My Book World
Full disclosure: I won this Kindle version of Crawford’s book by way of a goodreads.com giveaway. I am providing this review because I do believe it is a narrative worth reading.
This brief book is reminiscent of absorbing feature articles I’ve read in Texas Monthly—stories of true crime set in the Lone Star State. As a gay man who has lived in Texas for over fifty years, I felt drawn to this case I’d never heard of before. Woodruff is a nineteen-year-old boy charged with murdering his parents in their home. Crawford displays a fine grasp of the tenuous legal situation for gays in Texas, and he sets up the facts of the case for readers to see that Brandon Woodruff is wrongly prosecuted and convicted. At the very least the teen should be given a fair trial.
Throughout the book Crawford makes clear, among others, certain facts. A Texas Ranger from Austin is assigned the case, rather than a local or regional official. This Ranger conducts a smear campaign against Brandon because of his participation in a gay social life and for appearing in legitimate pornographic movies, “evidence” that has nothing to do with the case but which prejudices the jury. The Ranger also fails to take advantage of information that does exist, for one, cell phone records that would indicate Brandon is not anywhere near the location at the time of the murders. By such evidence alone, he could not possibly have committed the murders. While some guilty parties never show any emotion when hearing the news of loved one’s murders, reliable witnesses testify that Brandon loves his parents, particularly his father, who has a sympathetic view of his son’s homosexuality—and he is beset with grief from the beginning. Brandon’s sister, who is more temperamentally bent toward anger and violence against their parents than Brandon, is never fully investigated. What about her whereabouts on the night of the murder? Her phone records? A party or parties who might have committed the murders on her behalf? One suspect, an ex-friend of Brandon’s who is vehemently homophobic, lies to Ranger Collins, and Collins conveniently never puts the ex-buddy on the stand at the trial. The Texas Ranger takes the easy way out all around, and Brandon Woodruff, now nearing age thirty-six, still remains in prison, a long life-term ahead of him.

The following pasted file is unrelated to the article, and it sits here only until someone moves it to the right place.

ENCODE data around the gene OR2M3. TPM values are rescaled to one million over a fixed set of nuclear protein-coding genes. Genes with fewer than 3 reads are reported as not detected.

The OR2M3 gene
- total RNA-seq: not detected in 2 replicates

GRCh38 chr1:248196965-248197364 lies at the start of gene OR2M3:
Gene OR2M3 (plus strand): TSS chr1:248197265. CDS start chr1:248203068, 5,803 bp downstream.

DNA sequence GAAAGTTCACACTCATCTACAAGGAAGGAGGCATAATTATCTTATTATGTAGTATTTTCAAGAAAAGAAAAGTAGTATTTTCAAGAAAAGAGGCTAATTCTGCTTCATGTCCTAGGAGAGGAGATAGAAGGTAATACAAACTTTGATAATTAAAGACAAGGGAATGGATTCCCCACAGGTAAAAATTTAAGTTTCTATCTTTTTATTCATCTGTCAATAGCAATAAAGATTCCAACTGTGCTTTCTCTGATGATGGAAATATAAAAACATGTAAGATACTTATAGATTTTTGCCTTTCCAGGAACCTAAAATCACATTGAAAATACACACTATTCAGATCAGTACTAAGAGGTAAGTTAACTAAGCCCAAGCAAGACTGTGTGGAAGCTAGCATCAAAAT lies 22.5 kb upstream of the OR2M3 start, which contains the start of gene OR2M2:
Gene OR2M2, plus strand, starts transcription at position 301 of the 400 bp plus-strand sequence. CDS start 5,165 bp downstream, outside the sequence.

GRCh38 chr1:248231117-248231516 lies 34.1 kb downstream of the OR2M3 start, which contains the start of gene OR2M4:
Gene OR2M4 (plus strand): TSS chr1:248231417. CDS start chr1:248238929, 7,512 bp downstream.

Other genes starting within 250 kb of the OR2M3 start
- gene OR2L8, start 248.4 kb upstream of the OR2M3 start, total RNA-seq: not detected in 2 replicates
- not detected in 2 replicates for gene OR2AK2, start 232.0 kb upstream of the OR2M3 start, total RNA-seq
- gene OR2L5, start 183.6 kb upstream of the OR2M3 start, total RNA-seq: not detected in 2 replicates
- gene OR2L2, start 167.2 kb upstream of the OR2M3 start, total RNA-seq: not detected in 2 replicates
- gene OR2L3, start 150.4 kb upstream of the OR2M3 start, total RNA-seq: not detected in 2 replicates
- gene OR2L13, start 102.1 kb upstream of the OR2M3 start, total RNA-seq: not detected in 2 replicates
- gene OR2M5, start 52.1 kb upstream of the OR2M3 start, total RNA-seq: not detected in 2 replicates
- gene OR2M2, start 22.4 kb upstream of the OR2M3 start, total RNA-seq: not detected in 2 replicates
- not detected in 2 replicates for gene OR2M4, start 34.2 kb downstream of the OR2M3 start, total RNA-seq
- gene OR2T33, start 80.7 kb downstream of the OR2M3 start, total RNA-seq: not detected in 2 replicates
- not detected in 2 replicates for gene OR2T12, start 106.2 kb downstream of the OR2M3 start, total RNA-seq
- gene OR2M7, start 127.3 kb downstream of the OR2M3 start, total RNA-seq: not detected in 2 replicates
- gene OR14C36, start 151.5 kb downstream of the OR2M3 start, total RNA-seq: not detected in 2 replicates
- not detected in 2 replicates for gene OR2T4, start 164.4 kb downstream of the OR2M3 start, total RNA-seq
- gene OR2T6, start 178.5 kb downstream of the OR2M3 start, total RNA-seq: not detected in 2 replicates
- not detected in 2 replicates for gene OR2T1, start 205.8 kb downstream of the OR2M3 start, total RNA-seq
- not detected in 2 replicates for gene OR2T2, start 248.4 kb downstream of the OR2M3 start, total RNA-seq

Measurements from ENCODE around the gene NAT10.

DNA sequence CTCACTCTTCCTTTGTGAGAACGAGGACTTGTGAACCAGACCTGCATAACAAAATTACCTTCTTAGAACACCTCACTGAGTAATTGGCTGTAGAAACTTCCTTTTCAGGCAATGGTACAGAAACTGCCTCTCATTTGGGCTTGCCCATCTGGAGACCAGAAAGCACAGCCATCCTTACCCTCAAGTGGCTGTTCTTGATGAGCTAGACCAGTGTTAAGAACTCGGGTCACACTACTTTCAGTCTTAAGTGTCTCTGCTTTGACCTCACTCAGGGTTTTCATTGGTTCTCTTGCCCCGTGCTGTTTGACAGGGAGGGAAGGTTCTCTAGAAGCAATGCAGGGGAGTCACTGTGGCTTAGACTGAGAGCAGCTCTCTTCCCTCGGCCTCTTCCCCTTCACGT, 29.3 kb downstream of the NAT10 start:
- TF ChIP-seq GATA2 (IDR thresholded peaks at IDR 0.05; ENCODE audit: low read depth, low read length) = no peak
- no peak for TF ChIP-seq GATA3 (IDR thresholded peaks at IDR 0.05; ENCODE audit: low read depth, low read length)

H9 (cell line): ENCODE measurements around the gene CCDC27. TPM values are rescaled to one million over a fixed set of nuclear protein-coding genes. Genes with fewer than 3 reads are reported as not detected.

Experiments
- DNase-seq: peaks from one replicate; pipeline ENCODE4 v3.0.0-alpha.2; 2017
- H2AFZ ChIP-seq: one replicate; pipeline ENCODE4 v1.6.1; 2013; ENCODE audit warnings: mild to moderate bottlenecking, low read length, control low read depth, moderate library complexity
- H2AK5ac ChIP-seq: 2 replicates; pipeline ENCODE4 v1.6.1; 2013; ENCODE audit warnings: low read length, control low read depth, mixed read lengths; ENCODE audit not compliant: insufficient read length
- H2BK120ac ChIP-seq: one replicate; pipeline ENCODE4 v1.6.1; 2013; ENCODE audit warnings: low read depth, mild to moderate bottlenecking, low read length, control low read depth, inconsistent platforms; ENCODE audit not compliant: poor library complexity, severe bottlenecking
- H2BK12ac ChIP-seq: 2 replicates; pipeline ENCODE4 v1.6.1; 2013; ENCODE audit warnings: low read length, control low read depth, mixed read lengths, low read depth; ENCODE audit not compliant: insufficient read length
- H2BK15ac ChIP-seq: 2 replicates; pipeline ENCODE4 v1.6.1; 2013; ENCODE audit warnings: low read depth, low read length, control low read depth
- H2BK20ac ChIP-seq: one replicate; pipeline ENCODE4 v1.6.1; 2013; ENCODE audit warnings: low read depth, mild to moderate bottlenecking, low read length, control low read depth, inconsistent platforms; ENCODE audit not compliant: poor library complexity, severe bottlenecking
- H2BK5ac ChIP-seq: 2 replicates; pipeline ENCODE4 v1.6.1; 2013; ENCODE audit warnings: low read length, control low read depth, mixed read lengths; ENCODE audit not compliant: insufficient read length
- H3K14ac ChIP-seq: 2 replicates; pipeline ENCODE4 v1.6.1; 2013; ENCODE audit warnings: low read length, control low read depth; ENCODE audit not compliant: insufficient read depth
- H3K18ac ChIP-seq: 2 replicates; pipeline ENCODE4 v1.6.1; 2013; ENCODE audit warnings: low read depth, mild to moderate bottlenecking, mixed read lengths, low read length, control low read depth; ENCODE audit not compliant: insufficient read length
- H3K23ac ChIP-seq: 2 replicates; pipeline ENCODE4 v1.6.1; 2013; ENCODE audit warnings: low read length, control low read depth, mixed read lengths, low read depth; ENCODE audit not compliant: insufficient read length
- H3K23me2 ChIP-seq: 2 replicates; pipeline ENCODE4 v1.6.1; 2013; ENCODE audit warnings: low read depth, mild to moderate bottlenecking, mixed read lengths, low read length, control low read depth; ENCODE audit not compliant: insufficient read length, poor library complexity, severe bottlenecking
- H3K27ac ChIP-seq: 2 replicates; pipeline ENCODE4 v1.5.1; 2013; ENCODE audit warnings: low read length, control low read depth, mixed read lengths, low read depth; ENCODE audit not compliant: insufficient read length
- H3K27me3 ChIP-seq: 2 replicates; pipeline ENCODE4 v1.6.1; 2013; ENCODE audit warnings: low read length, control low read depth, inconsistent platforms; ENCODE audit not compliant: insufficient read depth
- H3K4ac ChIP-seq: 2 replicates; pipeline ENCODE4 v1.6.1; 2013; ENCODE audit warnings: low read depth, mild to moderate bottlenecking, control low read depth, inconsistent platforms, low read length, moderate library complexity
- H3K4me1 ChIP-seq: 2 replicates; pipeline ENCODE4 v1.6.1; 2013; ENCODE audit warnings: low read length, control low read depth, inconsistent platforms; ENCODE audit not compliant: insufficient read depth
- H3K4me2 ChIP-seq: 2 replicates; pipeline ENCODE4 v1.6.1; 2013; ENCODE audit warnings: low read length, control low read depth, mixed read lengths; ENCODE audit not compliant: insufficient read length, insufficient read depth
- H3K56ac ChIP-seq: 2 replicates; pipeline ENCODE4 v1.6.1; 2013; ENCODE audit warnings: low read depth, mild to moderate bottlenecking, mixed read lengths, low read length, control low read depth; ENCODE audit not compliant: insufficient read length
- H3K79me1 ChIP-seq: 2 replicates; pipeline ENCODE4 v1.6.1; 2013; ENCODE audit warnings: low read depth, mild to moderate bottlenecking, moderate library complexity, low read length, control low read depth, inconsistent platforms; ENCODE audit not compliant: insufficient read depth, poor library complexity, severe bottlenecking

If readers want to help Brandon Woodruff’s cause, they can go to the website freebrandon.org to donate and/or sign a petition to be sent to the Texas Court of Criminal Appeals. This is a wrong that must be righted and soon. Thanks to Phillip Crawford, Jr. for documenting this case in such a decisive manner.
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